11th September 2009, 03:03 PM #7 Bigun   diyAudio Member     Join Date: Jan 2009 Location: Waterloo, ON or Herefordshire UK There are a couple of 10k resistors in this circuit. They are both there to limit the current flow into the bases of the two transistors and in doing so they ensure that the input to these bases is essentially a voltage since it is the base-emitter voltage difference that controls the current flow through the transistors. When the temperature changes, the current flow through Q1 will change even though the base-emitter voltage applied through the 10k resistor is virtually the same. This change in current flow results in a change to the voltage at the collector of Q1 which in turn changes the voltage presented to the base of Q2. This change nullifies the affect that the temperature change in Q2 has on the current flow through Q2. You can replace Q1 with a single diode to achieve the same effect. The benefit of using a transistor of the same type of Q2 is potentially a much better match of their thermal behaviour. __________________ "The test of the machine is the satisfaction it gives you. There isn't any other test. If the machine produces tranquility it's right. If it disturbs you it's wrong until either the machine or your mind is changed." Robert M Pirsig. Last edited by Bigun; 11th September 2009 at 03:12 PM.
 11th September 2009, 05:38 PM #8 Bigun   diyAudio Member     Join Date: Jan 2009 Location: Waterloo, ON or Herefordshire UK I will add another note as it may well come up during your learning. Something that came up during my learning were statements that bipolar transistors are 'current devices' and field effect transistors are 'voltage devices'. Then there were statements to the contrary and some wise words about the fact that current and voltage go hand in hand. Many of the comments are correct in their context and are intended to help by providing a simple concept to understand circuit behaviour without needing to know the physics of how the devices work. But unfortunately there's no free lunch and it's worth knowing how the devices work if you want to understand the circuits better. This issue is important for designing circuits since it affects the basic issues of proper biass/operating point, impedance matching, linearity etc. Here's my take (so far, on my journey of learning) on the bipolar transistor FWIW... it is a voltage-controlled current device (i.e. it is neither a 'voltage device' nor a 'current device'). The voltage across the base-emitter junction is the primary determinant of the current that flows between collector and emitter. The other factor is the voltage across the collector-emitter, if there's no voltage there to drive a current flow then no matter the base-emitter voltage you won't get any current. So there must be a voltage across the collector-emitter and this voltage also has some impact on the amount of current that will flow when the base-emitter junction is suitably biassed. The base input of a bipolar transistor does not have an infinitely high impedance, in other words it has some (non-linear) resistance to the other terminals of the transistor. So if you apply a voltage to the base, a current will flow. If the voltage source applied to the base has the ability to source lots of current (i.e. a low output impedance) then it will easily source this current and maintain the proper voltage at the base of the transistor. If not, the voltage will change. So whilst I would describe the bipolar as a voltage controlled device it does require that the voltage be able to supply a suitable current to maintain this voltage. This has many consequences in circuit design. [FETs have a gate capacitance to charge/discharge and so require ac current at their controlling input too] __________________ "The test of the machine is the satisfaction it gives you. There isn't any other test. If the machine produces tranquility it's right. If it disturbs you it's wrong until either the machine or your mind is changed." Robert M Pirsig. Last edited by Bigun; 11th September 2009 at 05:42 PM.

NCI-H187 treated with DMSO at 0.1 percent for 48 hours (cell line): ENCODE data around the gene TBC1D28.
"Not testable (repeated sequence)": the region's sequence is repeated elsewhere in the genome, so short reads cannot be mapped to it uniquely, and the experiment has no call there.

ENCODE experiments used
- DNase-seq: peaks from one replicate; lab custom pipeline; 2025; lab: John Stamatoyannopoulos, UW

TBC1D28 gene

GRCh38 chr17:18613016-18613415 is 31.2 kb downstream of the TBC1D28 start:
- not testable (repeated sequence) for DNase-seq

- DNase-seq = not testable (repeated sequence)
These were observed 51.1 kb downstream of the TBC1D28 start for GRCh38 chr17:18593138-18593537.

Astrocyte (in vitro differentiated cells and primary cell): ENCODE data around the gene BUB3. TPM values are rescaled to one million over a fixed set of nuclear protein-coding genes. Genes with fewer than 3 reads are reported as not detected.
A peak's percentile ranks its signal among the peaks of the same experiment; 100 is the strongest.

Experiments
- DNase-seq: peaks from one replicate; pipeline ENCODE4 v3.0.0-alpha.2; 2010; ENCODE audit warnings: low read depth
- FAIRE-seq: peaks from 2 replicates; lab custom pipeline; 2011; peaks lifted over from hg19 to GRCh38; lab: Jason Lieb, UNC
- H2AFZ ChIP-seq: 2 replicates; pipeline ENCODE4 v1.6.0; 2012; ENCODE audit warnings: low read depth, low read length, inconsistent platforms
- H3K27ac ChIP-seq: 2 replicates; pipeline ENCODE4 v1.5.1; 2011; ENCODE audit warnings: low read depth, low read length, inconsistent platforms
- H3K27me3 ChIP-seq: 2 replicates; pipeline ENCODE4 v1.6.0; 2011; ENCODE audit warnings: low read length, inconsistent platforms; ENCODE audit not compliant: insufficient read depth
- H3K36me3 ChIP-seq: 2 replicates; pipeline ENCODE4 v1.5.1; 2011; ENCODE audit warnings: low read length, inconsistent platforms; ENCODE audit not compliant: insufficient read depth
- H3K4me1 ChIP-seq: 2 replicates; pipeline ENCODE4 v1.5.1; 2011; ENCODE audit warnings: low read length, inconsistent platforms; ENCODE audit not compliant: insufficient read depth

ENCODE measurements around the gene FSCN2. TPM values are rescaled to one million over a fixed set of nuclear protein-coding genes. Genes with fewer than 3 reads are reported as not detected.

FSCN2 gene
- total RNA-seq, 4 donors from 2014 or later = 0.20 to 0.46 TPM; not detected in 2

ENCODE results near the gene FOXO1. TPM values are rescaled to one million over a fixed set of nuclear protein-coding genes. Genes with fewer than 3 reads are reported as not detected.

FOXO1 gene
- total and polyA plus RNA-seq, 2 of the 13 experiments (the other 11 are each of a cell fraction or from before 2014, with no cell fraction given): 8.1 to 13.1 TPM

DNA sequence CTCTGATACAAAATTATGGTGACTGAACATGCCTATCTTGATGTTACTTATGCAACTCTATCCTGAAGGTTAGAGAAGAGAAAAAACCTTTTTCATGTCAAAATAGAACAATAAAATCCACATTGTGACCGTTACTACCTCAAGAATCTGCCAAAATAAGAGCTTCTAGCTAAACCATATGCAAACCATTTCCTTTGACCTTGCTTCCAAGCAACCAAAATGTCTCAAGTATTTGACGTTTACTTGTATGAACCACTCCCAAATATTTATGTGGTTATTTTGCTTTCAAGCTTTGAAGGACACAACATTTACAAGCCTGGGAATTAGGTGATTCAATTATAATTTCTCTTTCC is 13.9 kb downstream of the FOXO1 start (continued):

jan.didden
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Join Date: May 2002
Location: The great city of Turnhout, BE
Quote:
 Originally Posted by 300b Hi Bigun, Thank you for the explanation. Can you please tell me why the 10K is needed for the Q1 base? And I'm not sure I understand, how does the change of temperature makes Q1 compensate for Q2?
There are two 10k resistors. The base current for the first transistor runs through the one 10k. The base current for the second transistor runs through the other 10k. We can assume matched transistors so the two base current are the same. Since the two 10k's are sourced from the same point (collector of 1st transistoor) the voltage drop across the two 10k's is the same. The voltage at the lower end of the 10k's is therefore equal. Therefore, the two base voltages are equal. Neat huh

Edit: The actual voltage across the 10k is very low (base current is very low) so the 1st transistor collector voltage is almost the same as the base voltage. The supply voltage minus this (very low) collector voltage is across the 20k collector resistor. Now the same Ic runs through Q2 as through Q1 (because the base voltage/currents are the same). If we make the Q2 collector resistance half the Q1 collector resistance, it drops also only half the voltage, only half Vsupply. Therefore, Q2 Vcollector is 10V. Neat again, huh

jd
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Last edited by jan.didden; 11th September 2009 at 05:55 PM.

 11th September 2009, 06:51 PM #10 Wavebourn   Designer & Technologist diyAudio Member     Join Date: Sep 2006 Location: Pleasant Hill, CA Looking from a different perspective, the thingy is a current mirror. That means, if transistors are equal, their collector currents will be equal. Degeneration resistors in emitter allow mismatch of transistors, including mismatch due to different temperatures, so if resistors are equal currents are again equal and more stable than without them. The current through both collectors is defined by 20K resistor, so a voltage drop on the 10K resistor in collector of the right transistor will be half of what drops on the 20k resistor since it's resistance is 2 times smaller, i.e. nearly half of a power source voltage.